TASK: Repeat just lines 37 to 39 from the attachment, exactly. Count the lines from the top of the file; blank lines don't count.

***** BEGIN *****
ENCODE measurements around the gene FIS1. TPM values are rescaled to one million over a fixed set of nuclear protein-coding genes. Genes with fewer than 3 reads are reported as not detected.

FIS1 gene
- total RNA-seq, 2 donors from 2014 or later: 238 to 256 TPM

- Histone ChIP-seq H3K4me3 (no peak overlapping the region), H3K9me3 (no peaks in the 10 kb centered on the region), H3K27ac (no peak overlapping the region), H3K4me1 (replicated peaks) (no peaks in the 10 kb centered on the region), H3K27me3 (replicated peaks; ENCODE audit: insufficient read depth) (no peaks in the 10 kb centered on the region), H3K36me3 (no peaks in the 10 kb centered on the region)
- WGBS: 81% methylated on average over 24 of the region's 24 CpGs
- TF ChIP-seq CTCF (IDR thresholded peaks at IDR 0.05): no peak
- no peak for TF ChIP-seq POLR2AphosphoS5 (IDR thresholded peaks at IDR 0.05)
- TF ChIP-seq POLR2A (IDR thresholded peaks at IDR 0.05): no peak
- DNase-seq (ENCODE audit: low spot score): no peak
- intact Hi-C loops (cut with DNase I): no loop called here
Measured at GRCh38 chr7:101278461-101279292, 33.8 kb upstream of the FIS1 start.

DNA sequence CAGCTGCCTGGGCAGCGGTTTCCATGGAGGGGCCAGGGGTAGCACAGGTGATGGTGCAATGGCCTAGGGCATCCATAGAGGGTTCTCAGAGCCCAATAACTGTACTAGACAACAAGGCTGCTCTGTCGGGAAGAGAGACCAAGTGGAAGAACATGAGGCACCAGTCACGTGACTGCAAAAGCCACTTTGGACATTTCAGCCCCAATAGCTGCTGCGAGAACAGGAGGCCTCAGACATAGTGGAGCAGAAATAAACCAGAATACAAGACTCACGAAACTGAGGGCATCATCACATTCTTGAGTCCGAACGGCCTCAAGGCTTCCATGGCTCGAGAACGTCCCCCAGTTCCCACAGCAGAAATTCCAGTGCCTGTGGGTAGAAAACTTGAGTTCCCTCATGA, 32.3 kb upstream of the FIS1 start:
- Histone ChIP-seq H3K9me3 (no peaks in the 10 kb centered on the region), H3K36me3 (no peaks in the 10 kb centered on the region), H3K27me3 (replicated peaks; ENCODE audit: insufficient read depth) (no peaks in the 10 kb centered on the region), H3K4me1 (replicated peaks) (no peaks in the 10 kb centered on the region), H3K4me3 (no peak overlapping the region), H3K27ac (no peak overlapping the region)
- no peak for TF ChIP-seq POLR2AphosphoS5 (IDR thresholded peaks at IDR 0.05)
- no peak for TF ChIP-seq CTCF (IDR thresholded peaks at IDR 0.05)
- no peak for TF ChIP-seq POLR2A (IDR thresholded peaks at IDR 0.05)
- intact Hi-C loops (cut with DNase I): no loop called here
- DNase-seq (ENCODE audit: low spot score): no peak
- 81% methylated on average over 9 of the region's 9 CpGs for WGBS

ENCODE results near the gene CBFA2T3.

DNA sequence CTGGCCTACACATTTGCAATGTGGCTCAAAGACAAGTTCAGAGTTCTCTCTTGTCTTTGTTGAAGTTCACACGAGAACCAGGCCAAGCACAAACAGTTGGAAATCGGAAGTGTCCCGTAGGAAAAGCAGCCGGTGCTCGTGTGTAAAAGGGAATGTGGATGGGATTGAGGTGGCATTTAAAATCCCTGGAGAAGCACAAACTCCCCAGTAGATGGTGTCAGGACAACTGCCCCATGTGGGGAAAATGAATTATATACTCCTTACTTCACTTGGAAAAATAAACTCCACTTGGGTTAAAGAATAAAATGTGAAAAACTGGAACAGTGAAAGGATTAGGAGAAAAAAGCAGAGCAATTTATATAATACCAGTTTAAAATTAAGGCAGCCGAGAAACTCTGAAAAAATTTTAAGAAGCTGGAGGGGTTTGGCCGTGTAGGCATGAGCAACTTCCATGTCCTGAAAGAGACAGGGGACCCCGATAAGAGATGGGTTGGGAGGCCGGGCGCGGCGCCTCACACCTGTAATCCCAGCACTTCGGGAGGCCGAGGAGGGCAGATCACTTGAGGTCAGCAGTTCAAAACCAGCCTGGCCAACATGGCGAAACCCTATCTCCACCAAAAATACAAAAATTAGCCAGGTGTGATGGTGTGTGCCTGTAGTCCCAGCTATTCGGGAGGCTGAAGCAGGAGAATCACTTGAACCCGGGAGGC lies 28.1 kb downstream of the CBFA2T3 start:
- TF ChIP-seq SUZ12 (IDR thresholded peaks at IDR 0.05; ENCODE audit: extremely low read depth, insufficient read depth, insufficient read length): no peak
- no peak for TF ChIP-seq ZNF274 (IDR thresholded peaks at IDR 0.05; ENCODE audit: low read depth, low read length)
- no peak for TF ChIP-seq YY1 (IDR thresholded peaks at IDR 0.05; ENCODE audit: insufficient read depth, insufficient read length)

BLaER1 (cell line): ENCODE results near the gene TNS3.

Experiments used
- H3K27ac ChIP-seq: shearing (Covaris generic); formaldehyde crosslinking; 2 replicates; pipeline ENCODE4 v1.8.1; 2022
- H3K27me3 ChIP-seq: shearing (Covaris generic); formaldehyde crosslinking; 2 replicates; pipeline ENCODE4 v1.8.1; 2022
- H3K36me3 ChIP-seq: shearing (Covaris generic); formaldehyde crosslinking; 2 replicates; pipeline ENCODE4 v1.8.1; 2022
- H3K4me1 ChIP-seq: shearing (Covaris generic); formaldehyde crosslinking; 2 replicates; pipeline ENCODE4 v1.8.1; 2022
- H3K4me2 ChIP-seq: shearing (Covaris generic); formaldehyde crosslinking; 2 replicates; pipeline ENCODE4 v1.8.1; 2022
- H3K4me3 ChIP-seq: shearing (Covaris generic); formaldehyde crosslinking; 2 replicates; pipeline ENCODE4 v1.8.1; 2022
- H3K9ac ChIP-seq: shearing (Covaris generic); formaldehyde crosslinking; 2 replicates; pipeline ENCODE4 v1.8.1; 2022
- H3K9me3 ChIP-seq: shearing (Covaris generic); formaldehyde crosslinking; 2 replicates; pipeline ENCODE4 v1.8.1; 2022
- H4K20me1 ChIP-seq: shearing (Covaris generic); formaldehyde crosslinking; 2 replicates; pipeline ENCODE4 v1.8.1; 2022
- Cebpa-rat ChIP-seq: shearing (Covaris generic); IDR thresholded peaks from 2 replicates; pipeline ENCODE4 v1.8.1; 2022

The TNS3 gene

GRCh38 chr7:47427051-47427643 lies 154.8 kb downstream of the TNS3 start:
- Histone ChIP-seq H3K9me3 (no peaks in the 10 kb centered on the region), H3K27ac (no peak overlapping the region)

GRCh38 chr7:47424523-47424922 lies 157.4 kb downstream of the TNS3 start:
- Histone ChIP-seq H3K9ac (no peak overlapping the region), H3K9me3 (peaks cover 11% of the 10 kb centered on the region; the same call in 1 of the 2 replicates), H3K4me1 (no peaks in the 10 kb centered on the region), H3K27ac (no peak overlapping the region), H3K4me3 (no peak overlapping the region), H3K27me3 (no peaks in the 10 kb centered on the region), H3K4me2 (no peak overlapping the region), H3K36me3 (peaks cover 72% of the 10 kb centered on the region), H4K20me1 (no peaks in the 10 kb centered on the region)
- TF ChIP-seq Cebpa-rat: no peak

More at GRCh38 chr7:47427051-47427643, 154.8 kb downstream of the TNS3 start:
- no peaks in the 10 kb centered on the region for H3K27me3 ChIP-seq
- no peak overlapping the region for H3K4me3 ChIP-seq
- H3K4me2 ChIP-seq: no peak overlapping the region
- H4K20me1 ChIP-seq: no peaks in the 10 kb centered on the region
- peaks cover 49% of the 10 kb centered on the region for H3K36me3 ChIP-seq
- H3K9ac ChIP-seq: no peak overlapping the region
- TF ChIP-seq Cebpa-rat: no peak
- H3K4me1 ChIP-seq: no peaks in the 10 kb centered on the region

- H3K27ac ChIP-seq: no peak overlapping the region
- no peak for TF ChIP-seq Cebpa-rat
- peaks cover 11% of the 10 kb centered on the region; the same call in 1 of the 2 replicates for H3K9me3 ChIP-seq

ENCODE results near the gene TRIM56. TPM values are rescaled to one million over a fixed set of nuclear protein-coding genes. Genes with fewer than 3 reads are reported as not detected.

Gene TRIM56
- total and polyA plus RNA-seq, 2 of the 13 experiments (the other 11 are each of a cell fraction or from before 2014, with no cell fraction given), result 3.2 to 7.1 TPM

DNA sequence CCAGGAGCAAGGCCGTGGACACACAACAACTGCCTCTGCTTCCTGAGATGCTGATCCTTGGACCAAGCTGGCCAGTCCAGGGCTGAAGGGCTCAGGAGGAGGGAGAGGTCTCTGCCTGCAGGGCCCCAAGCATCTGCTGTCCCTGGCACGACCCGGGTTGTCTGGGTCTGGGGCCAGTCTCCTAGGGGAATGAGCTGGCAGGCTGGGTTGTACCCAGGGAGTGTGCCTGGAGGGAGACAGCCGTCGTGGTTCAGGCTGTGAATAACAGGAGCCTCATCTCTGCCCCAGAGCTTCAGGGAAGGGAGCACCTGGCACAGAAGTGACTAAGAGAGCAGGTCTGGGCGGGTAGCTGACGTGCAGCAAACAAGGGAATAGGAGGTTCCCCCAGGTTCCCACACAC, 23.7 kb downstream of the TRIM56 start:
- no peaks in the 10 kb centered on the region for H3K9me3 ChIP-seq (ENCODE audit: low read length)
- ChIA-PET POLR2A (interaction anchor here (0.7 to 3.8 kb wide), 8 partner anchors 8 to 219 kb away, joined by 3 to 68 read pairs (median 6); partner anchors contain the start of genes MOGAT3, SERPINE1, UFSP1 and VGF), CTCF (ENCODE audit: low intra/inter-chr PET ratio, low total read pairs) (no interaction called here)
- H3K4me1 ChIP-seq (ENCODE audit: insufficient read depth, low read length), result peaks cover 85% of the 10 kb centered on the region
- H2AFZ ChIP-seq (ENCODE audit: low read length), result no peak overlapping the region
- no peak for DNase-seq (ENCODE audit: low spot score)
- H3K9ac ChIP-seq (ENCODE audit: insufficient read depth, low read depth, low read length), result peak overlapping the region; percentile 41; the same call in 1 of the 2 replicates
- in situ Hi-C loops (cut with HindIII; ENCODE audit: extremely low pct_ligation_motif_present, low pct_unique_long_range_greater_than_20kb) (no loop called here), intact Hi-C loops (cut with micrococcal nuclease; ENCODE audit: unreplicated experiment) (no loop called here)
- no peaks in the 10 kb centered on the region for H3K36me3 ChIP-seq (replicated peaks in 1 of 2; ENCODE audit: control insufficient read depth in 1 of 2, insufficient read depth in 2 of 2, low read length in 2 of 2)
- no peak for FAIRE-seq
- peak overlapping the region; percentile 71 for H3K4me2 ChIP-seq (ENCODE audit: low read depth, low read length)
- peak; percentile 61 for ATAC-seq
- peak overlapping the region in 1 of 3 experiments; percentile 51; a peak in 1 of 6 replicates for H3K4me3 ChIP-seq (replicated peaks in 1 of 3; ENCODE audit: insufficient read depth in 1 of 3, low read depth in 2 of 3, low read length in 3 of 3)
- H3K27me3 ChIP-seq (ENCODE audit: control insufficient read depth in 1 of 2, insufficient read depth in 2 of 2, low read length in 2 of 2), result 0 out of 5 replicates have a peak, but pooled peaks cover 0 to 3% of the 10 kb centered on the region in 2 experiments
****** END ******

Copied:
The TNS3 gene

GRCh38 chr7:47427051-47427643 lies 154.8 kb downstream of the TNS3 start:
- Histone ChIP-seq H3K9me3 (no peaks in the 10 kb centered on the region), H3K27ac (no peak overlapping the region)